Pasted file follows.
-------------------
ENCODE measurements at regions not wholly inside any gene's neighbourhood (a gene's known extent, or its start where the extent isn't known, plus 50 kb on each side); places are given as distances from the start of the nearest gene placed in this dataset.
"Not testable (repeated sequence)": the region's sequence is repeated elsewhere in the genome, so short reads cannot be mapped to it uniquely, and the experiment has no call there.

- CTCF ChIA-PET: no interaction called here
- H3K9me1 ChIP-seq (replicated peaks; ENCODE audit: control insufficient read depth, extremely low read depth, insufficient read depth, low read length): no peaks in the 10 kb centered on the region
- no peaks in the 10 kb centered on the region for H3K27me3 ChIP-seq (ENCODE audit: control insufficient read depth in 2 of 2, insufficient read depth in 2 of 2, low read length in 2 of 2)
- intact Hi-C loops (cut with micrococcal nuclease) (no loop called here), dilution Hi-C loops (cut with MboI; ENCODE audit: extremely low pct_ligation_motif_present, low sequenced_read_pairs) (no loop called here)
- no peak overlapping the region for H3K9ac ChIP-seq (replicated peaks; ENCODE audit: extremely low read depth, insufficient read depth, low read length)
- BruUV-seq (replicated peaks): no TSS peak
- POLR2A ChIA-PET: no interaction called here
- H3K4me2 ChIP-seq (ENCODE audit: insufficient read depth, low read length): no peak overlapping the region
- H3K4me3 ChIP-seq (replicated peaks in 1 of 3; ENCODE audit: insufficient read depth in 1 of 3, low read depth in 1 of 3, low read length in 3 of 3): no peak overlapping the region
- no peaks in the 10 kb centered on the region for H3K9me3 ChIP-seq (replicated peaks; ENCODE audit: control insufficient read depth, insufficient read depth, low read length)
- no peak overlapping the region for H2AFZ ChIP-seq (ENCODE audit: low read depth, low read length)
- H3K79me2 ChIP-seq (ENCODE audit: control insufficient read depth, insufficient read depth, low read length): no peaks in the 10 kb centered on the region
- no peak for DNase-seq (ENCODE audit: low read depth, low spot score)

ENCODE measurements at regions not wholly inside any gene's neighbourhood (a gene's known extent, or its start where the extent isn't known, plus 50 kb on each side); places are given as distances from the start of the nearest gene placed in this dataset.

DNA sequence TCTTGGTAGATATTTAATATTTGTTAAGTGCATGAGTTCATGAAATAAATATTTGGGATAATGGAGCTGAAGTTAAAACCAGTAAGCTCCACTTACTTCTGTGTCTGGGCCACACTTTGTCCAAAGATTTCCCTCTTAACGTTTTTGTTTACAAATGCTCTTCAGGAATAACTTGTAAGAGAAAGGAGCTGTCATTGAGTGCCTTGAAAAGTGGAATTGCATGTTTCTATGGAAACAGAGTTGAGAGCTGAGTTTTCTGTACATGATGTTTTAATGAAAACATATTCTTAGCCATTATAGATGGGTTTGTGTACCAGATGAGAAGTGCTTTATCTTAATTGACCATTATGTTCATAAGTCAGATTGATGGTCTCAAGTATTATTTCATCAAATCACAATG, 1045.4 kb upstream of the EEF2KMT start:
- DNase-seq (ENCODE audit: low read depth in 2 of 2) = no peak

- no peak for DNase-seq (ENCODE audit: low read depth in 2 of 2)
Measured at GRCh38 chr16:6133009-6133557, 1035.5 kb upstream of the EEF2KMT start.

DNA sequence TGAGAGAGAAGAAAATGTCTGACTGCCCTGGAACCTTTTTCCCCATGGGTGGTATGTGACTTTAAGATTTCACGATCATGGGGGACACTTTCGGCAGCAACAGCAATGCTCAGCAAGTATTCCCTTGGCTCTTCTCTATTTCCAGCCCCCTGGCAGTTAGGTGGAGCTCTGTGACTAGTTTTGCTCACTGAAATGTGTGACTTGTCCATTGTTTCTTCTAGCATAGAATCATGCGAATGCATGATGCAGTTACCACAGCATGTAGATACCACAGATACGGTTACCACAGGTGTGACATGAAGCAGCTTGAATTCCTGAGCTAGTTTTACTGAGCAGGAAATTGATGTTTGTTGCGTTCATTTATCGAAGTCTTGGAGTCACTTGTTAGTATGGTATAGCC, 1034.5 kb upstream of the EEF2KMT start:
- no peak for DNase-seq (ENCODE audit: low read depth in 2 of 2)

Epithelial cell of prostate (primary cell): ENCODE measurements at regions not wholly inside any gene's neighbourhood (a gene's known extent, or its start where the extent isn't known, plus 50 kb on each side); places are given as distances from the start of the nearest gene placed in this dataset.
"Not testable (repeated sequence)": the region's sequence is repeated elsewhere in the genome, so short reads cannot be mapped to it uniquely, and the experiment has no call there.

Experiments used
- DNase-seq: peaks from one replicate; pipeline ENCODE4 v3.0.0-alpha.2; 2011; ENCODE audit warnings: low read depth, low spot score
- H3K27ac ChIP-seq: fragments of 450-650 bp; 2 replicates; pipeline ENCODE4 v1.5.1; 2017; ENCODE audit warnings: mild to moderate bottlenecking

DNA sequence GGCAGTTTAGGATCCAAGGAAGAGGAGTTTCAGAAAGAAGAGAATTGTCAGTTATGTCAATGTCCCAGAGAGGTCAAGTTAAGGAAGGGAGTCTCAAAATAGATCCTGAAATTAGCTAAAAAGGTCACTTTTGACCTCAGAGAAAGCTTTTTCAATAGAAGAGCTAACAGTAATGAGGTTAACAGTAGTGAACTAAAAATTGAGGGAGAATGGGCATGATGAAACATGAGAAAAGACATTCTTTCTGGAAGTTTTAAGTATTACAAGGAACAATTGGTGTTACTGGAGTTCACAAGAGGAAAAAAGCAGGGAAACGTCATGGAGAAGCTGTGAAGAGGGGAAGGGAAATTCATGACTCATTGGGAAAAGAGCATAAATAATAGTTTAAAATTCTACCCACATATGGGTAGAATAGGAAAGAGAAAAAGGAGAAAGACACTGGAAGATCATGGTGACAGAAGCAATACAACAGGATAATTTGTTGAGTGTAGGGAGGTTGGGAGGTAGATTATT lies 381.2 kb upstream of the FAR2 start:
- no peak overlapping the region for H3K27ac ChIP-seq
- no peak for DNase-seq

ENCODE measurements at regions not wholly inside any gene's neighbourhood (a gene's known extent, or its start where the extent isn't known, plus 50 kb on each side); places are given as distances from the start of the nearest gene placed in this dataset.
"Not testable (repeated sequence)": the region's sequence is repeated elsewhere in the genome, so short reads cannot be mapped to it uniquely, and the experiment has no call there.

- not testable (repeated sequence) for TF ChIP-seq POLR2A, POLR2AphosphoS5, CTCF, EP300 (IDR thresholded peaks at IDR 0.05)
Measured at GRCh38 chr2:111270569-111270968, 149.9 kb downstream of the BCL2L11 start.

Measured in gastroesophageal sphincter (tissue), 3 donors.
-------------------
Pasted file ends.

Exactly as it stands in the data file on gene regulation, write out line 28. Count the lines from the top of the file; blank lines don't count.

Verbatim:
DNA sequence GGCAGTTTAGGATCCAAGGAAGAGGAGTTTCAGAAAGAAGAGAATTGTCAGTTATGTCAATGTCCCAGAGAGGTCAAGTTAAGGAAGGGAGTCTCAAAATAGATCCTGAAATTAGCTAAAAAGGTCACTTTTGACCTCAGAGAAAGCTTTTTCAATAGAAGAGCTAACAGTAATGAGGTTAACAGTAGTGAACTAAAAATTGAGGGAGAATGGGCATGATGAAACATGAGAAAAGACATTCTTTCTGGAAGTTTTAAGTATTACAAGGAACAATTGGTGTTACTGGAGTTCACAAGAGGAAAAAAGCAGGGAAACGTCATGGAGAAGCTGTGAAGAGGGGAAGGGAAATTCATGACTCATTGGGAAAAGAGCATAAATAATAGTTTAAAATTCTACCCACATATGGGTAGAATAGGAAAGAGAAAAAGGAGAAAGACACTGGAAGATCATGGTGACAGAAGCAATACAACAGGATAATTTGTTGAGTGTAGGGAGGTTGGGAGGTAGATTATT lies 381.2 kb upstream of the FAR2 start: